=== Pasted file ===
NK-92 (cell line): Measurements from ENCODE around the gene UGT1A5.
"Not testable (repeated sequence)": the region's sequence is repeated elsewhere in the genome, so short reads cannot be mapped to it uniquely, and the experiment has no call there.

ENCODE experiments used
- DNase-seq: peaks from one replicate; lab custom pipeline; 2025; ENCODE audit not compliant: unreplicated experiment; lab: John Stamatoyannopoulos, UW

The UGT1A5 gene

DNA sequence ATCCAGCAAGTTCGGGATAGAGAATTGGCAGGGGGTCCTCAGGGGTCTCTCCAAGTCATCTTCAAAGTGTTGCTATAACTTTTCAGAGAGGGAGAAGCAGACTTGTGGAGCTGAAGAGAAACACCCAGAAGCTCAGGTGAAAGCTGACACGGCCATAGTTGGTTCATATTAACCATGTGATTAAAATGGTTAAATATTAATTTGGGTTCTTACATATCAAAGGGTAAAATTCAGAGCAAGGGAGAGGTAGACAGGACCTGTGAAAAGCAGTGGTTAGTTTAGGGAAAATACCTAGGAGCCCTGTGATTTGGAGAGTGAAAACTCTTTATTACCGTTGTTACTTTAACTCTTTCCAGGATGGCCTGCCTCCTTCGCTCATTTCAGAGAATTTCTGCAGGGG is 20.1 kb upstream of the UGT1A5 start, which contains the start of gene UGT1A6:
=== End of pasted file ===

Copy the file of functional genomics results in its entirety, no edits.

NK-92 (cell line): Measurements from ENCODE around the gene UGT1A5.
"Not testable (repeated sequence)": the region's sequence is repeated elsewhere in the genome, so short reads cannot be mapped to it uniquely, and the experiment has no call there.

ENCODE experiments used
- DNase-seq: peaks from one replicate; lab custom pipeline; 2025; ENCODE audit not compliant: unreplicated experiment; lab: John Stamatoyannopoulos, UW

The UGT1A5 gene

DNA sequence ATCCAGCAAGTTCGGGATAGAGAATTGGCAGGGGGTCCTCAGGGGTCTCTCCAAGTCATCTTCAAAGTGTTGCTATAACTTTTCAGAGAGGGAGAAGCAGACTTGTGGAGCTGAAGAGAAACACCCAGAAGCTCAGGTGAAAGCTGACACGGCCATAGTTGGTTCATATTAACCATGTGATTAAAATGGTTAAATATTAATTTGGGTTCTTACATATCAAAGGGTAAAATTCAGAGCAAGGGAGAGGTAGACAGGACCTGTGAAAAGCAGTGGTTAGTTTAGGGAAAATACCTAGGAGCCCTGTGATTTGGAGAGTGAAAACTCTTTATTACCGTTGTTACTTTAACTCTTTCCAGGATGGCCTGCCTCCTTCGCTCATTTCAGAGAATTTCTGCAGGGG is 20.1 kb upstream of the UGT1A5 start, which contains the start of gene UGT1A6: